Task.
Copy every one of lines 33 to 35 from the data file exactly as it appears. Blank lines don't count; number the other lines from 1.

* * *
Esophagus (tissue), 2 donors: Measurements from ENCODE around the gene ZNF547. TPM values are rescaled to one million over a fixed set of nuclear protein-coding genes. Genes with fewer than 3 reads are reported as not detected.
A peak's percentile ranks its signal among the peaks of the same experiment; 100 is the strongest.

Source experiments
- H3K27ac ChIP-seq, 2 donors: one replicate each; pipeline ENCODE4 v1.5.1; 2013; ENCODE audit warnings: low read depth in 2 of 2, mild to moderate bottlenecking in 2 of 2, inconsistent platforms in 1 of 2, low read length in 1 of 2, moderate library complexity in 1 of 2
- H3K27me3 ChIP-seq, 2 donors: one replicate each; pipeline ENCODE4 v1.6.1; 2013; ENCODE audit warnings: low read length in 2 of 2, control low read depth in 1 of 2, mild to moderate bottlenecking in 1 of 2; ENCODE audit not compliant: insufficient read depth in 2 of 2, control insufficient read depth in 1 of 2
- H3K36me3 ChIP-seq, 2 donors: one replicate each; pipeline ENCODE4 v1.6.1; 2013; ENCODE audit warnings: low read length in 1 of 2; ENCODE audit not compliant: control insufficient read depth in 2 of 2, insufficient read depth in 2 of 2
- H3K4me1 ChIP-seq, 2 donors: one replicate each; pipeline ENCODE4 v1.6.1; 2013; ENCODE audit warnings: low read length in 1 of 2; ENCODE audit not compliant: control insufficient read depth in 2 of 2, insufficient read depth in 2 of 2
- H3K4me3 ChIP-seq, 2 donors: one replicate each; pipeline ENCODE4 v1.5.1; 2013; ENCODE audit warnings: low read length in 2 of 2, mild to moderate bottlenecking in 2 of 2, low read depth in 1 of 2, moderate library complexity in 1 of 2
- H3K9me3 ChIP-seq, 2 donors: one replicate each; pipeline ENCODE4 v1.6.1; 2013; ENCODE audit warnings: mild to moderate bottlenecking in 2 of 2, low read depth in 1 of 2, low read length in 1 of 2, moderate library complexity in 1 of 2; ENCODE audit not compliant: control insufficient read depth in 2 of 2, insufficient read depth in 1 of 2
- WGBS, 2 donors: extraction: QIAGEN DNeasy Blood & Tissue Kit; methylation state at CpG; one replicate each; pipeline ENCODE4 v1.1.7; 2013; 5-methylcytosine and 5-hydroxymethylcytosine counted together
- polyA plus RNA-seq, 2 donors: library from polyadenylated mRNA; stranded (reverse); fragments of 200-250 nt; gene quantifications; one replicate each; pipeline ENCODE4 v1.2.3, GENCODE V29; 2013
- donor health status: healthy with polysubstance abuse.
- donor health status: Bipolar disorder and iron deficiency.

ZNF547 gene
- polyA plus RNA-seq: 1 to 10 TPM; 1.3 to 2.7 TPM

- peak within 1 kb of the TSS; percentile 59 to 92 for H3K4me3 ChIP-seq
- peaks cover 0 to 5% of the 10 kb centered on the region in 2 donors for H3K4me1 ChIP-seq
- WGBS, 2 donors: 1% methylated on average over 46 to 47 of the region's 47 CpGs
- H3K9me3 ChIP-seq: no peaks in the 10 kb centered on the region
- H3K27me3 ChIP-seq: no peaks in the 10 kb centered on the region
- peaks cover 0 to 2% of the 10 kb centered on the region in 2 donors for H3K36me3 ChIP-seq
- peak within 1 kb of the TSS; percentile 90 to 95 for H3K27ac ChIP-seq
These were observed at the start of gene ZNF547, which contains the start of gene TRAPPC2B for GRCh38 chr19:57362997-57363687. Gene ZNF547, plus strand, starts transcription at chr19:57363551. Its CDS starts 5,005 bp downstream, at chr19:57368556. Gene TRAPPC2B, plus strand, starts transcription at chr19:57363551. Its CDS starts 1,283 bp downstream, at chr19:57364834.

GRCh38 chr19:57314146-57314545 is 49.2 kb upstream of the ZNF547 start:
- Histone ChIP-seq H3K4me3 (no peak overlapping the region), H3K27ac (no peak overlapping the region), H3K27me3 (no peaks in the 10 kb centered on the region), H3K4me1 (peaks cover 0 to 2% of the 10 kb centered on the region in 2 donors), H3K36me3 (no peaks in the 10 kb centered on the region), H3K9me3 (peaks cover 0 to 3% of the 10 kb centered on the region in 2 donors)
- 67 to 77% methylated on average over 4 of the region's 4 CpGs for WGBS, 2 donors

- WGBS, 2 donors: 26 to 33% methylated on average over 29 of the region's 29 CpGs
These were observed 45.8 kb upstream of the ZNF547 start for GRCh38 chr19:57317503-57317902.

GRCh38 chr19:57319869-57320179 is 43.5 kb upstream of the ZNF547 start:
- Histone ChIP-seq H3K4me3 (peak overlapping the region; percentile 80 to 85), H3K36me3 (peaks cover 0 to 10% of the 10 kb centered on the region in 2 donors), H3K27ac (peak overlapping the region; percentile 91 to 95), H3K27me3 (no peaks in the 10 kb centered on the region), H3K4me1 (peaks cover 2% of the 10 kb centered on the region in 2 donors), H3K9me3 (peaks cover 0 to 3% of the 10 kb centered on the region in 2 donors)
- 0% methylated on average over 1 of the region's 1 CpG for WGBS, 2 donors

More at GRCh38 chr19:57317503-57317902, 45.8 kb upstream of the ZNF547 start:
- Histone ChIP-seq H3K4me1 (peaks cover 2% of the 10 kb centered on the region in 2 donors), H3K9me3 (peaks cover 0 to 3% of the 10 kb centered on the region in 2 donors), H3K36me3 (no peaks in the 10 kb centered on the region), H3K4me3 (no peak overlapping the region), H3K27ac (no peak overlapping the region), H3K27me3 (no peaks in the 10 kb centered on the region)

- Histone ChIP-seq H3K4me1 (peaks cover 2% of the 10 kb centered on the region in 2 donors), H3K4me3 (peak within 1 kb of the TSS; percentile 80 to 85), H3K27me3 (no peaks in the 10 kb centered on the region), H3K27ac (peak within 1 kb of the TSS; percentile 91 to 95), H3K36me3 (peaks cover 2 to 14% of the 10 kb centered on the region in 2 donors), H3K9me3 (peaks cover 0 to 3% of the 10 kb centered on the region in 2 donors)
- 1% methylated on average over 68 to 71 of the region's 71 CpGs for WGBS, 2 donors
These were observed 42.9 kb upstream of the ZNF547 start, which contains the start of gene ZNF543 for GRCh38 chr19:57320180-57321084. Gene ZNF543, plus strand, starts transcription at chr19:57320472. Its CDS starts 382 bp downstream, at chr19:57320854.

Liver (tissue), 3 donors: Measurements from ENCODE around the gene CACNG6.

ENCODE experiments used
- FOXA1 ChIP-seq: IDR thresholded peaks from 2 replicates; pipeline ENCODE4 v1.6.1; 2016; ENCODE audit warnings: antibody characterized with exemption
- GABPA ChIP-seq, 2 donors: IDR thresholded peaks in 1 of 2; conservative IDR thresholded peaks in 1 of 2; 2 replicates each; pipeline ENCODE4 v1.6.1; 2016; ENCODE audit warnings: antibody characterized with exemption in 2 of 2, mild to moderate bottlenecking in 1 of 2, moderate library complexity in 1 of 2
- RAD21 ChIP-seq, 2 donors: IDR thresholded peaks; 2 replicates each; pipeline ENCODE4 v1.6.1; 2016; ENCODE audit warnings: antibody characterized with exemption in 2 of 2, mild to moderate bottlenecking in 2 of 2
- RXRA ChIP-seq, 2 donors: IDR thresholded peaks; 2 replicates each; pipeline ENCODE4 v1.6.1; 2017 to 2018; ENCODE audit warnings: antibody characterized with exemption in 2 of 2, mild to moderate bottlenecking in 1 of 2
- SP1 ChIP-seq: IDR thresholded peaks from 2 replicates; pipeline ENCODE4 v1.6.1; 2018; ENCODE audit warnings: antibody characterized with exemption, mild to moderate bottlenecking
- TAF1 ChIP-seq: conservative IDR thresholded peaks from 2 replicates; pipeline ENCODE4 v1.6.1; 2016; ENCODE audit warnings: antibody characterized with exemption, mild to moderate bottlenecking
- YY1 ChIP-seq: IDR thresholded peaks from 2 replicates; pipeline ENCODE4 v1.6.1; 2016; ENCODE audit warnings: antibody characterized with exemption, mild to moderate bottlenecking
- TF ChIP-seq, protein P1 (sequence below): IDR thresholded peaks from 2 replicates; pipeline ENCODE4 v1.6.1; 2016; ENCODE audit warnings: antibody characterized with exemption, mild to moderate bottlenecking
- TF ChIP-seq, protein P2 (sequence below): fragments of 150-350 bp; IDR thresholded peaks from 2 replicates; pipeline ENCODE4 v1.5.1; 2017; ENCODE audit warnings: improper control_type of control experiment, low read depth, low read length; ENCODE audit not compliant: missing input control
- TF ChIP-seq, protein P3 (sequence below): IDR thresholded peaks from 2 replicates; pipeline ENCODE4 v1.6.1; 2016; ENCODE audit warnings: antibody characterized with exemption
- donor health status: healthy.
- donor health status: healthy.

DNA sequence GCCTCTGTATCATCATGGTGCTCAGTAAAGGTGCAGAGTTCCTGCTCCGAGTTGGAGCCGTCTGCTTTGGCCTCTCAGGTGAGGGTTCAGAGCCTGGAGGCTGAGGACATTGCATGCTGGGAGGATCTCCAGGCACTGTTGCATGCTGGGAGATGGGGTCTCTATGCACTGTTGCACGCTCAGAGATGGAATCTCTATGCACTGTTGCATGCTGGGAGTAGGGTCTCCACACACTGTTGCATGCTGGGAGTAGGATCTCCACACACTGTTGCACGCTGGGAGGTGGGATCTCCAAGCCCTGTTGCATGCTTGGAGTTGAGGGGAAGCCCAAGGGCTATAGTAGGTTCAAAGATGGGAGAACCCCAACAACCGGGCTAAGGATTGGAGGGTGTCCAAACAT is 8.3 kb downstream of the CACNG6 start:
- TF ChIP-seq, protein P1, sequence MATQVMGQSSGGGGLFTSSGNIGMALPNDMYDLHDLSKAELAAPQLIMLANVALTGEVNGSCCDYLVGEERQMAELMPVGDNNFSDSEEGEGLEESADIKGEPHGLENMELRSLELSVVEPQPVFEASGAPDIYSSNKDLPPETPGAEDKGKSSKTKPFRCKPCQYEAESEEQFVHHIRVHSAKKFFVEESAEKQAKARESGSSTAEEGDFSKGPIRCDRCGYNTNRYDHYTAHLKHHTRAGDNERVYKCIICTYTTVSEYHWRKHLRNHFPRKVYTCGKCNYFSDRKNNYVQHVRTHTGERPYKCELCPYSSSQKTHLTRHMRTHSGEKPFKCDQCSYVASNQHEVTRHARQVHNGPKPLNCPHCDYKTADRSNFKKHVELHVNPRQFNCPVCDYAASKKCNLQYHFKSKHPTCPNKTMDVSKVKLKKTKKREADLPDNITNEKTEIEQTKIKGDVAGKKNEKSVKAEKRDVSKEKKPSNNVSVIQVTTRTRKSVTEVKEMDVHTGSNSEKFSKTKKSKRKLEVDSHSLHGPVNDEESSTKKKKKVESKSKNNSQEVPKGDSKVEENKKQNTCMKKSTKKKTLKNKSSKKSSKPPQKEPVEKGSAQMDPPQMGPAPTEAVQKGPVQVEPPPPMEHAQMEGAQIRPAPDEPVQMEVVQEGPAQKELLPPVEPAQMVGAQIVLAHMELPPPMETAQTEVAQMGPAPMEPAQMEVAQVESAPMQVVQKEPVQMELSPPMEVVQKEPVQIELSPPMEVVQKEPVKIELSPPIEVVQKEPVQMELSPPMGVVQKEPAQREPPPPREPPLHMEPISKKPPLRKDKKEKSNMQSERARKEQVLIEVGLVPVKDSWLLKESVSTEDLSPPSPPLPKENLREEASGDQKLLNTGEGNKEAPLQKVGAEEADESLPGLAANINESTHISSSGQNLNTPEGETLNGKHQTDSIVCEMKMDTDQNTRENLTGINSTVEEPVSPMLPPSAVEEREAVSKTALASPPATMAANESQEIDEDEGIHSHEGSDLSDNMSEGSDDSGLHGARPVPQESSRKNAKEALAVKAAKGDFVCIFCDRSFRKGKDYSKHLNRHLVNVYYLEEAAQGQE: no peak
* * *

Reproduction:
- Histone ChIP-seq H3K4me1 (peaks cover 2% of the 10 kb centered on the region in 2 donors), H3K9me3 (peaks cover 0 to 3% of the 10 kb centered on the region in 2 donors), H3K36me3 (no peaks in the 10 kb centered on the region), H3K4me3 (no peak overlapping the region), H3K27ac (no peak overlapping the region), H3K27me3 (no peaks in the 10 kb centered on the region)

- Histone ChIP-seq H3K4me1 (peaks cover 2% of the 10 kb centered on the region in 2 donors), H3K4me3 (peak within 1 kb of the TSS; percentile 80 to 85), H3K27me3 (no peaks in the 10 kb centered on the region), H3K27ac (peak within 1 kb of the TSS; percentile 91 to 95), H3K36me3 (peaks cover 2 to 14% of the 10 kb centered on the region in 2 donors), H3K9me3 (peaks cover 0 to 3% of the 10 kb centered on the region in 2 donors)
- 1% methylated on average over 68 to 71 of the region's 71 CpGs for WGBS, 2 donors